Banff action flicks return to Lake Tahoe |

Banff action flicks return to Lake Tahoe

Susanne HaalaThe Banff Mountain Film Festival is Monday night at MontBleu.

“And … action!”

For the third year, the Banff Mountain Film Festival will present adventurous, adrenaline-fueled movies in Stateline on Monday at 7 p.m.

Also for the third year, David Schlosser, who is known as “the squirrel,” will serve as the Tahoe liaison and will choose eight to nine films for a 2-hour, 20-minute program at the MontBleu Resort Casino & Spa.

“I don’t like to release the films too early, that would just burst the bubble,” Schlosser said.

He said that viewing short clips online can take away all the excitement and secrets behind the story.

Therefore, Schlosser will meet with the host of Banff, Charla Tomlinson, on the day of the show around 3 p.m., to make the final movie selection for the big show.

One of the movies, the ski flick “All I Can,” especially fascinates Schlosser.

“It’s pretty cool. There is some urban skiing in it with phenomenal jumps all the way through town on roofs or over cars on intersections.” said Schlosser, who believes this movie has been filmed in what he described as “blue-collar town” in British Columbia.

Another film that Schlosser is considering is a paragliding movie of someone jumping off the top of Mount Everest, called “Hanuman Airlines.” In the film, two Nepali men climb up the Everest summit to do the first-ever tandem flight over the tallest mountain in the world.

Schlosser said his cultural film selection for this year might turn out to be “On the Trail of Genghis Khan,” a documentary about a 10,000-kilometer journey by horse from Mongolia to Hungary.

“Before I set off, I never imagined the true extent of the journey ahead of me. I planned it to take 18 months, but by the time I reached Hungary, I had been in the saddle for three and a half years,” filmmaker Tim Cope said on his website.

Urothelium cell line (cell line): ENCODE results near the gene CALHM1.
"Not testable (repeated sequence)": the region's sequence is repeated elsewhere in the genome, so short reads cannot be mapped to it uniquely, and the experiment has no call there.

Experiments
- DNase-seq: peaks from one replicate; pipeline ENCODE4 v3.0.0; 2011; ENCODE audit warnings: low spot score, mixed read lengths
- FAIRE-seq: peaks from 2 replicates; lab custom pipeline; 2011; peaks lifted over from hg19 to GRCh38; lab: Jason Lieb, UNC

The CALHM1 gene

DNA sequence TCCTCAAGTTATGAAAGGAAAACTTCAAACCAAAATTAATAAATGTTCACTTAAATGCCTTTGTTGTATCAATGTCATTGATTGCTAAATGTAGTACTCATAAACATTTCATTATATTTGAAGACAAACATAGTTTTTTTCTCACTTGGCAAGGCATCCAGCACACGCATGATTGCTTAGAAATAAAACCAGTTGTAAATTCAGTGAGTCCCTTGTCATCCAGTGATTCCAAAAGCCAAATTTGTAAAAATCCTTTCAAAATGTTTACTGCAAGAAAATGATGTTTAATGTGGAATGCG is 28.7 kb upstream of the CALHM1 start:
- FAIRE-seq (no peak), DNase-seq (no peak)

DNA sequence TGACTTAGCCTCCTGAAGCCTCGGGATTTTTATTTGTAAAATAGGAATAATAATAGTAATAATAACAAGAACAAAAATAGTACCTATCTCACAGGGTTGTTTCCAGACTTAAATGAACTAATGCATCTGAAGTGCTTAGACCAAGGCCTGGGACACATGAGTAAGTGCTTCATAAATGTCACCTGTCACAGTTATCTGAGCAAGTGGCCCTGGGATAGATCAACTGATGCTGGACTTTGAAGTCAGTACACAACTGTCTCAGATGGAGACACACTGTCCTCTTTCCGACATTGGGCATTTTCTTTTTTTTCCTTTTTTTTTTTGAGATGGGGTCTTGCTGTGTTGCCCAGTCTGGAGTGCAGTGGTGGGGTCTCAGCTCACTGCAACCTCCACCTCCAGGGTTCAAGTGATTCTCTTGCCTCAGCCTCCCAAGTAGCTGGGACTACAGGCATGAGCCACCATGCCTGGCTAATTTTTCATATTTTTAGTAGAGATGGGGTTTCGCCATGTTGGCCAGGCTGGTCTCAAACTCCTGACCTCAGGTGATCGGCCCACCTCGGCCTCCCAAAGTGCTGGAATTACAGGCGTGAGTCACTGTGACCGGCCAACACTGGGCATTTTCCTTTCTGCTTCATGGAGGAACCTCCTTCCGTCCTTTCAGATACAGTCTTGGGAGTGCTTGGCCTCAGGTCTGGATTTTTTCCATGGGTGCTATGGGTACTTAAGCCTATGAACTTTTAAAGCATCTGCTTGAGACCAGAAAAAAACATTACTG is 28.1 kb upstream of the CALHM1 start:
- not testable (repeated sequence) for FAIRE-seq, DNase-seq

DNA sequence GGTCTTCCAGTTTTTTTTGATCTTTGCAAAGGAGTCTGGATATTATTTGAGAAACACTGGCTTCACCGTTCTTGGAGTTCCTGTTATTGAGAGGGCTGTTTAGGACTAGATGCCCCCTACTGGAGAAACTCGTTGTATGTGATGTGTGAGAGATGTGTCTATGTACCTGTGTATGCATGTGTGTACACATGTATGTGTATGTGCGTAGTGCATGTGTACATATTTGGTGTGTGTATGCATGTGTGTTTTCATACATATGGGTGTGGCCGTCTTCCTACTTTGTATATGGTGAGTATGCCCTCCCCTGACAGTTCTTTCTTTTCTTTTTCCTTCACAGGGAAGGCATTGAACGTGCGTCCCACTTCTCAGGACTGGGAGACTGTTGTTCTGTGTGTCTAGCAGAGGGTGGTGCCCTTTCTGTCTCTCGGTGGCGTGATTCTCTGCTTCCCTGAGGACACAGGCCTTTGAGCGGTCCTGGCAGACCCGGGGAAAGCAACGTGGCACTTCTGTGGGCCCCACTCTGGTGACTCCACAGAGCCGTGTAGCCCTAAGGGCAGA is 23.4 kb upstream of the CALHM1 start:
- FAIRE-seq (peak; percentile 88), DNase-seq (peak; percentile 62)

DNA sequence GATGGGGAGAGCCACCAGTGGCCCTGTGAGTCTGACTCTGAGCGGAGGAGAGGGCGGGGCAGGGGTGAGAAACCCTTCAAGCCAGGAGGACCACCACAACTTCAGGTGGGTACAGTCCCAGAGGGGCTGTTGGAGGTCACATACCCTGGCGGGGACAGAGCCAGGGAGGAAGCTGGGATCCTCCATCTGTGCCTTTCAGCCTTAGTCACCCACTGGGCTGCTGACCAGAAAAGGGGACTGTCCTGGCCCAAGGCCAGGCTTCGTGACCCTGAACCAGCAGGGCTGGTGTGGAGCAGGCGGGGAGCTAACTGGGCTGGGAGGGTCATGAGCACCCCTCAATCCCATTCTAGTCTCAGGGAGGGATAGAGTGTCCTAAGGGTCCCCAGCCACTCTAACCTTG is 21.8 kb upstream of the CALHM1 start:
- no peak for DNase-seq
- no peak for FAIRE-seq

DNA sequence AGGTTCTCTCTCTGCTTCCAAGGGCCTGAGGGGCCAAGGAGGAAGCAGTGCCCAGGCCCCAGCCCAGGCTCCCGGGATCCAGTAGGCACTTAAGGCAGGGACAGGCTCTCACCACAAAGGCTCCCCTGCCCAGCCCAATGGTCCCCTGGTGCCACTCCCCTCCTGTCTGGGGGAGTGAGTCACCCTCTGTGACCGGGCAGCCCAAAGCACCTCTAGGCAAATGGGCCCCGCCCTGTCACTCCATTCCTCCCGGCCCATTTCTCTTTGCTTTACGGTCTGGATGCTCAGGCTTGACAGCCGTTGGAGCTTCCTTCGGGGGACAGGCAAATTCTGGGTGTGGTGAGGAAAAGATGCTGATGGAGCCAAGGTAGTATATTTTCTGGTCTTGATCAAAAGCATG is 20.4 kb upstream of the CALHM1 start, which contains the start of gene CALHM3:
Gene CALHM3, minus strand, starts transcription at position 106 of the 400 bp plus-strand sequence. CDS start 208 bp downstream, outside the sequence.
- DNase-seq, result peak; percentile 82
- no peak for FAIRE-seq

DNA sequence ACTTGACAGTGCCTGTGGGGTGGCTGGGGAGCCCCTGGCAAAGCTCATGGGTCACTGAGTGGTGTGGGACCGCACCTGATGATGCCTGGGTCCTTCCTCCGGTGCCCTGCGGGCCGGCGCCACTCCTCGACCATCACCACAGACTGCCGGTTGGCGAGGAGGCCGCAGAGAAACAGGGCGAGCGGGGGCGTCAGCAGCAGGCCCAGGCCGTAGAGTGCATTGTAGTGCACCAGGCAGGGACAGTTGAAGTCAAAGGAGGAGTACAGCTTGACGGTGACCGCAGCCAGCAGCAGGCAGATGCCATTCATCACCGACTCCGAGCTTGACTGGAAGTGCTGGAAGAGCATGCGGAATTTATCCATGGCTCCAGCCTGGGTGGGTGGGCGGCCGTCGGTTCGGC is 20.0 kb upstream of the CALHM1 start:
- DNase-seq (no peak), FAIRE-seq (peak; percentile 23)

The animal rescue documentary “C.A.R.C.A.,” which stands for the Canadian Avalanche Rescue Cat Association, shows rescues in difficult avalanche conditions throughout the world and is another favorite that Schlosser is considering for the program.

His film selections are usually 40 percent cultural art documentaries and 60 percent sport movies, he said.

Meagan Steward, program coordinator at Banff, said Lake Tahoe is a great area for hosting the film festival.

“Outdoor communities feel like home for us and that is where our films do best as well,” she said.

Schlosser describes the MontBleu Theater, which holds a capacity of 1,600 people, as “the only venue in Tahoe with the right size and price.”

“Last year we had 450 people attending the film festival, the year before, 250,” Schlosser said. According to Schlosser, even visitors from Los Angeles flew into town for last year’s event to combine the festival with a short ski trip.

“The nice thing about professional theaters is the phenomenal sound system such as the one at MontBleu,” he said.

During the festival, local sponsors will give away prizes including a tandem paragliding ride and a skydiving adventure.

The Banff Mountain Film Festival, which originated in Canada, hosted its 36th annual film festival for nine days during the first week of November 2011. It features adventurous outdoor films with a mission to “inspire creativity” around the world.

This year, 700 locations in 32 countries are hosting the Banff Mountain Film Festival in smaller format. They can choose from a selection of 27 films this year.

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